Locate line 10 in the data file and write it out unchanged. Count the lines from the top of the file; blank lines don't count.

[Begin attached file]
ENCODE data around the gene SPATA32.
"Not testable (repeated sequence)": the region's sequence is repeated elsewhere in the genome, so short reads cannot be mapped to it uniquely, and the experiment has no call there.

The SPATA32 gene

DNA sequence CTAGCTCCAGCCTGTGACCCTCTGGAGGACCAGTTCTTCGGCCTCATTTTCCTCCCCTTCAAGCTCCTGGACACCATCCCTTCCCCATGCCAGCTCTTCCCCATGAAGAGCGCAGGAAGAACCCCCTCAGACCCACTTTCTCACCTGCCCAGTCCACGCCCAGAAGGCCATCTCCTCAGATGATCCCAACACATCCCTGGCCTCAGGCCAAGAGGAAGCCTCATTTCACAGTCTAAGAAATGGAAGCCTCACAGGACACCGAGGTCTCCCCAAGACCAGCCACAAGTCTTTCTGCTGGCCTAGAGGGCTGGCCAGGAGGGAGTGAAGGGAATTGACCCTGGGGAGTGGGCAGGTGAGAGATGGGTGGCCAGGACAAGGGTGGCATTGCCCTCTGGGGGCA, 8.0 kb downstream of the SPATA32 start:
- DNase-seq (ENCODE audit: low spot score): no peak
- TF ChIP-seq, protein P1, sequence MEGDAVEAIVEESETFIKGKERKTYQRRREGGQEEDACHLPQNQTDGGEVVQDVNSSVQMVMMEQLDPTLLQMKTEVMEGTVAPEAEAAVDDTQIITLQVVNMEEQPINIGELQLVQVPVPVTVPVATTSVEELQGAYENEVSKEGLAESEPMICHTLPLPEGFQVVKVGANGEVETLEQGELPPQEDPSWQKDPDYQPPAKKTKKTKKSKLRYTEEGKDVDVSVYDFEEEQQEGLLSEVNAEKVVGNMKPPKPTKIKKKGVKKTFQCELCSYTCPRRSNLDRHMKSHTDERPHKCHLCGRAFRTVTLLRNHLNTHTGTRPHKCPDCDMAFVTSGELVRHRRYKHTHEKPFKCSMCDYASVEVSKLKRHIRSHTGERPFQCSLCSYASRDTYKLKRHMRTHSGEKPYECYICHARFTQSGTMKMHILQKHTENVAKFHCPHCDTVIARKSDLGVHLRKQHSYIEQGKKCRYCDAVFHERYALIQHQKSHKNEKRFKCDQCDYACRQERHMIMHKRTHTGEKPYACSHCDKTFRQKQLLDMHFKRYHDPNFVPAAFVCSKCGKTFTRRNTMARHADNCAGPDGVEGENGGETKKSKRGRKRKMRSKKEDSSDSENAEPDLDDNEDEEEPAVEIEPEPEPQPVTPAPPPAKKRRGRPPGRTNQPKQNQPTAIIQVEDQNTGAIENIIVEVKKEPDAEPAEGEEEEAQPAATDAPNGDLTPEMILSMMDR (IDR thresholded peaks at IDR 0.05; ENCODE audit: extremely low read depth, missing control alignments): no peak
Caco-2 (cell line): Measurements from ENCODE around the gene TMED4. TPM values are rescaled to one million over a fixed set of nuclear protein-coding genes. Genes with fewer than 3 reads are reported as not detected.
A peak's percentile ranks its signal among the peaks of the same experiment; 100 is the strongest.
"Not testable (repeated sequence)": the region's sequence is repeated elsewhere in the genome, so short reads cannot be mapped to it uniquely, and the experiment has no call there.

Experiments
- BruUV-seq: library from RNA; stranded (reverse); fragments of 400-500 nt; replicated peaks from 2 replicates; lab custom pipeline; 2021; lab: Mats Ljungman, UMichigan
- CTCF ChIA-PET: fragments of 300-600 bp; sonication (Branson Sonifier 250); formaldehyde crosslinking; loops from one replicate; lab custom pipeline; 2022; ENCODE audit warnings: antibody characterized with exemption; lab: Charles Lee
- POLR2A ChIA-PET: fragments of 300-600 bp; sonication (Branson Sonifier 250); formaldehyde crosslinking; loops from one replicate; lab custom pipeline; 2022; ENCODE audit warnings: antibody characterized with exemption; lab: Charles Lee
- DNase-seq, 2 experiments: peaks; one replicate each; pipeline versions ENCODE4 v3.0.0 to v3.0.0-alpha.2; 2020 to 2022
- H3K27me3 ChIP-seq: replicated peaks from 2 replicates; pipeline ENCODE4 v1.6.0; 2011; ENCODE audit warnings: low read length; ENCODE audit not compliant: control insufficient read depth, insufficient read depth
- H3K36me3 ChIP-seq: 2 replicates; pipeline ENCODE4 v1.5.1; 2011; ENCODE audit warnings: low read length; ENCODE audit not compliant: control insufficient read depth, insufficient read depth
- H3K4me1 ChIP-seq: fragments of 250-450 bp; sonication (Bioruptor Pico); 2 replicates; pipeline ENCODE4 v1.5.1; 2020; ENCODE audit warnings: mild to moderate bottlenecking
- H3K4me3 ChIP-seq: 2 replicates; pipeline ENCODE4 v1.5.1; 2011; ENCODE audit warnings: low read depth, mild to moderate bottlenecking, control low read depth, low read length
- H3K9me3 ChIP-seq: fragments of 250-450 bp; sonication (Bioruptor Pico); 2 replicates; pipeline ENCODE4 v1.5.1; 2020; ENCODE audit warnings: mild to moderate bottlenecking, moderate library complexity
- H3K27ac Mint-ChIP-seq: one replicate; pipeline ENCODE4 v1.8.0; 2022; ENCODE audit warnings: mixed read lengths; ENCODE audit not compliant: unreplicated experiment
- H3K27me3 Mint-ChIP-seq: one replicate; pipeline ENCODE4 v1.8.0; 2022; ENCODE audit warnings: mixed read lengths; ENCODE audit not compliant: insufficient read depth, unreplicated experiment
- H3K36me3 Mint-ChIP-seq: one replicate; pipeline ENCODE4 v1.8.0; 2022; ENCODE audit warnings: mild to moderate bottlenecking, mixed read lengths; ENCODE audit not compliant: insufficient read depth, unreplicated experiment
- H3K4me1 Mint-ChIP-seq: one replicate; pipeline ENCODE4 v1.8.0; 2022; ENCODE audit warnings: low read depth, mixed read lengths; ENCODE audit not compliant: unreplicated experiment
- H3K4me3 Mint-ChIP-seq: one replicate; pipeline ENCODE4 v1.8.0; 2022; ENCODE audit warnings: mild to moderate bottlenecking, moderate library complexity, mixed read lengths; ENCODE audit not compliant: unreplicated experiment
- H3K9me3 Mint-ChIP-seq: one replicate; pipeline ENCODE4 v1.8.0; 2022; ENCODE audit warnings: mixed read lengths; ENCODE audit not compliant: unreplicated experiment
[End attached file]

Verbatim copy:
Experiments